Dove put his gun in his holster and his jacket on over that. He slipped his knife into its sheath and took his hat off the peg. It was only when he went to kiss his sleeping wife that he paused.

Cherie was a powerful draw and it used to be he couldn’t be in the same room without wanting to touch her. Yet, her brow was furrowed as she struggled inside her dreams and it caught him up short. Those dreams were a place Dove didn’t want to go – he couldn’t help even if he got there – so he reached out and put his hand on her head. It didn’t ease her worry. It was a bad night all around.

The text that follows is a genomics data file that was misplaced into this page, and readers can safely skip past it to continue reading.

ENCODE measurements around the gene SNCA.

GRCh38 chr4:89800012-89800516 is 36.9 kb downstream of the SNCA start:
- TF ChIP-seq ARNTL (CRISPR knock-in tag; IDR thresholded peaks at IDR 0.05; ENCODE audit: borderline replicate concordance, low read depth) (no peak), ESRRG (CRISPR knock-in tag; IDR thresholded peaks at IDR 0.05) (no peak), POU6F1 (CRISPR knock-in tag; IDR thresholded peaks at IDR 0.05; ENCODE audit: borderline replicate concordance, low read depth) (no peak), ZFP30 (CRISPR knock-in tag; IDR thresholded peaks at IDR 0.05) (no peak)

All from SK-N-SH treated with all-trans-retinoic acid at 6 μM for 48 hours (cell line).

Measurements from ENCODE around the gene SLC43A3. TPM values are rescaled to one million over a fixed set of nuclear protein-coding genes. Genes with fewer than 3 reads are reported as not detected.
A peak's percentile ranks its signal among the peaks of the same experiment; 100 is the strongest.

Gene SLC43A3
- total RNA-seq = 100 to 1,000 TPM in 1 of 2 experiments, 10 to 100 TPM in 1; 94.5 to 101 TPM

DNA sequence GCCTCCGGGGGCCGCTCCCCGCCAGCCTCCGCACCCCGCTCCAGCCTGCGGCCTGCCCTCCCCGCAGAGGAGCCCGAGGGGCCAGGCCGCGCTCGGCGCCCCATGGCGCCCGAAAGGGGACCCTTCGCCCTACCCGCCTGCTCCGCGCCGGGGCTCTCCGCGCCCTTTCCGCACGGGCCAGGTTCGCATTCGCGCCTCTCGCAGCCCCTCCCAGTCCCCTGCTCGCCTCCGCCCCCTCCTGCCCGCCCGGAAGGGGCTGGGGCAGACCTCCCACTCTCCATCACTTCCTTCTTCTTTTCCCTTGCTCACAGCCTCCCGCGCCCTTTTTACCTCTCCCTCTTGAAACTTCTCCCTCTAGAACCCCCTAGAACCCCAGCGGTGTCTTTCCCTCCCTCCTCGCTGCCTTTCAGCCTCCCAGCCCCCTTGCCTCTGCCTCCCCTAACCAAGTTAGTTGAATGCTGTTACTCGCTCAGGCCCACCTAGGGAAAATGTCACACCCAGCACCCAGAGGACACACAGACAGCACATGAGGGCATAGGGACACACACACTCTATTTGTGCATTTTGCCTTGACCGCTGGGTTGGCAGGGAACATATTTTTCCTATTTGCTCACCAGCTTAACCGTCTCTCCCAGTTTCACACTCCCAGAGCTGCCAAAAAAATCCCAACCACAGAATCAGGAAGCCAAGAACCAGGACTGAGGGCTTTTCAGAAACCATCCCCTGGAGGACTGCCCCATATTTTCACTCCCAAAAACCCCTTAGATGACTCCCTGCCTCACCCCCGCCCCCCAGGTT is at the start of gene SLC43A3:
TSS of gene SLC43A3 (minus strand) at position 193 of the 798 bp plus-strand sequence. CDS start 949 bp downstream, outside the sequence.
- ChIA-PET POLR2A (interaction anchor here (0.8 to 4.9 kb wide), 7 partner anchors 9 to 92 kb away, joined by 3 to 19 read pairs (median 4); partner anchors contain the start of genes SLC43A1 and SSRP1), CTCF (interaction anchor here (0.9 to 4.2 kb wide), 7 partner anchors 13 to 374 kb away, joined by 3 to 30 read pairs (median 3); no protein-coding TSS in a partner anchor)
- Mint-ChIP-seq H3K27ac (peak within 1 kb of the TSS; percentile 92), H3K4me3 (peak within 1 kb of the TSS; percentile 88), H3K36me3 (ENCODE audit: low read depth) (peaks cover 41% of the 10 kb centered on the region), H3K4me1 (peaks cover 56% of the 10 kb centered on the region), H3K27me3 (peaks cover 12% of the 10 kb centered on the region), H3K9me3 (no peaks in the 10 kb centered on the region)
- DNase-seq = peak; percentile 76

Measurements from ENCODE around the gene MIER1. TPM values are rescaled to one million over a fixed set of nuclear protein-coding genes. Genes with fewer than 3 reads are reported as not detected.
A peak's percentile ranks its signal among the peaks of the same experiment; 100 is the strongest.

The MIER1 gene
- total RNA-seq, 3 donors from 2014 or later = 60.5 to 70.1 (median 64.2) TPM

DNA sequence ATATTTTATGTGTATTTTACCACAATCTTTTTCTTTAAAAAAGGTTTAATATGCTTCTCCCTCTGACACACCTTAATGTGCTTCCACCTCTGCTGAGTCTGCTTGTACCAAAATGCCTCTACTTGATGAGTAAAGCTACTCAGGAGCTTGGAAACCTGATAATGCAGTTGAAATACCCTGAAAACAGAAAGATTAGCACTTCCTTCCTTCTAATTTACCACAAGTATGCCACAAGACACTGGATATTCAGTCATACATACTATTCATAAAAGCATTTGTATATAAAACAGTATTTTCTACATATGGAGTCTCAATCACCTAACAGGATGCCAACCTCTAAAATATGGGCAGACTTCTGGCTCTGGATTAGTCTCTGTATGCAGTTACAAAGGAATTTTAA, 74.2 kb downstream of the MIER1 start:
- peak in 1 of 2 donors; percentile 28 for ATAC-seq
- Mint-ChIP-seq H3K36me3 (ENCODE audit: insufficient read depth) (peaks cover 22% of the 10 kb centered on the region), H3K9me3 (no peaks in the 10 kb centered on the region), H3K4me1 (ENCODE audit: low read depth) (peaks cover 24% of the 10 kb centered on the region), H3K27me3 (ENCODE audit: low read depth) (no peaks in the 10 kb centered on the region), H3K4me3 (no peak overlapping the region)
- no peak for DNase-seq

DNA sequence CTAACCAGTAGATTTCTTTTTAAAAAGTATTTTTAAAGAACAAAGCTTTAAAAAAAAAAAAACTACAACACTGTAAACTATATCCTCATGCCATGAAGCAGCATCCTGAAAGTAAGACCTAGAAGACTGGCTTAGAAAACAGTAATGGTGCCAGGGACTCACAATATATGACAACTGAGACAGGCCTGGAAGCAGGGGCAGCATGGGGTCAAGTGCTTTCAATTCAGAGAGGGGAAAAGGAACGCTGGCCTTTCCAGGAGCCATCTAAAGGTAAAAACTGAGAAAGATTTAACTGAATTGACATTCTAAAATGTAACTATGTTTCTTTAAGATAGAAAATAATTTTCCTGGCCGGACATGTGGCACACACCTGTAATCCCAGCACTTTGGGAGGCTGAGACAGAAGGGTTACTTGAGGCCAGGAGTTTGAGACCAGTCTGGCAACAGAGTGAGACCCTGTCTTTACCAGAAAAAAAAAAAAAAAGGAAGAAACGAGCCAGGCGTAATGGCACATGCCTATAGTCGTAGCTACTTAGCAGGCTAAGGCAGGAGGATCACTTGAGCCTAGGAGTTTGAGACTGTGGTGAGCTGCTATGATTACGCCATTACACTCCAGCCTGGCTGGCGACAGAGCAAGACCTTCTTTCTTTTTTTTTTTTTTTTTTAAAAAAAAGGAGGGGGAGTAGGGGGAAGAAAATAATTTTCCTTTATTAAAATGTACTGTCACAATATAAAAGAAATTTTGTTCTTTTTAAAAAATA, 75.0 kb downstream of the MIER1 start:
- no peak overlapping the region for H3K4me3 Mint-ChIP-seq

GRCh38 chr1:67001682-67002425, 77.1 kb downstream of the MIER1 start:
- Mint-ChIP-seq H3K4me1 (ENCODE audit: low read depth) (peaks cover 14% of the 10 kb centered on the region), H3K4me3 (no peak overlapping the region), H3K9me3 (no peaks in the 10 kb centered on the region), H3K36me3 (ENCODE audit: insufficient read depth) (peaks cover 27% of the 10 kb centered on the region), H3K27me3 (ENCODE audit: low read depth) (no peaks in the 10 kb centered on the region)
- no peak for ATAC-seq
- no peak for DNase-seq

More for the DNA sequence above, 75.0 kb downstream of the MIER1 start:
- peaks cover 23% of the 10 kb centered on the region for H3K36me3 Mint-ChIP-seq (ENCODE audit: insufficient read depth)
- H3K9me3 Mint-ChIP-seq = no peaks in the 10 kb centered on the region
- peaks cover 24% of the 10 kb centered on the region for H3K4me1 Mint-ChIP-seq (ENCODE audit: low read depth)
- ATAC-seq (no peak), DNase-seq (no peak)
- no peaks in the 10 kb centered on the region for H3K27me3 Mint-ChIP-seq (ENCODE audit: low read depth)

Dove stepped back but the bassinette was in his way and he was forced to look at the baby. The girl’s eyes were open. Big eyes still blue from birth even though four months had passed. He prayed they would change dark like his and Cherie’s. Maybe if her eyes changed everything else would, too. But she looked up with those blue eyes without seeing him; Dove turned away as if he couldn’t see her.

One of the cats stretched when he took the keys to the car. Its yellow eyes followed him as he stepped into the small room off the kitchen. A basket of cleanly folded laundry sat atop the washer. It smelled of baby powder and pink cream. The scent made Dove gag but it didn’t stop him from staying long enough to check the security control panel.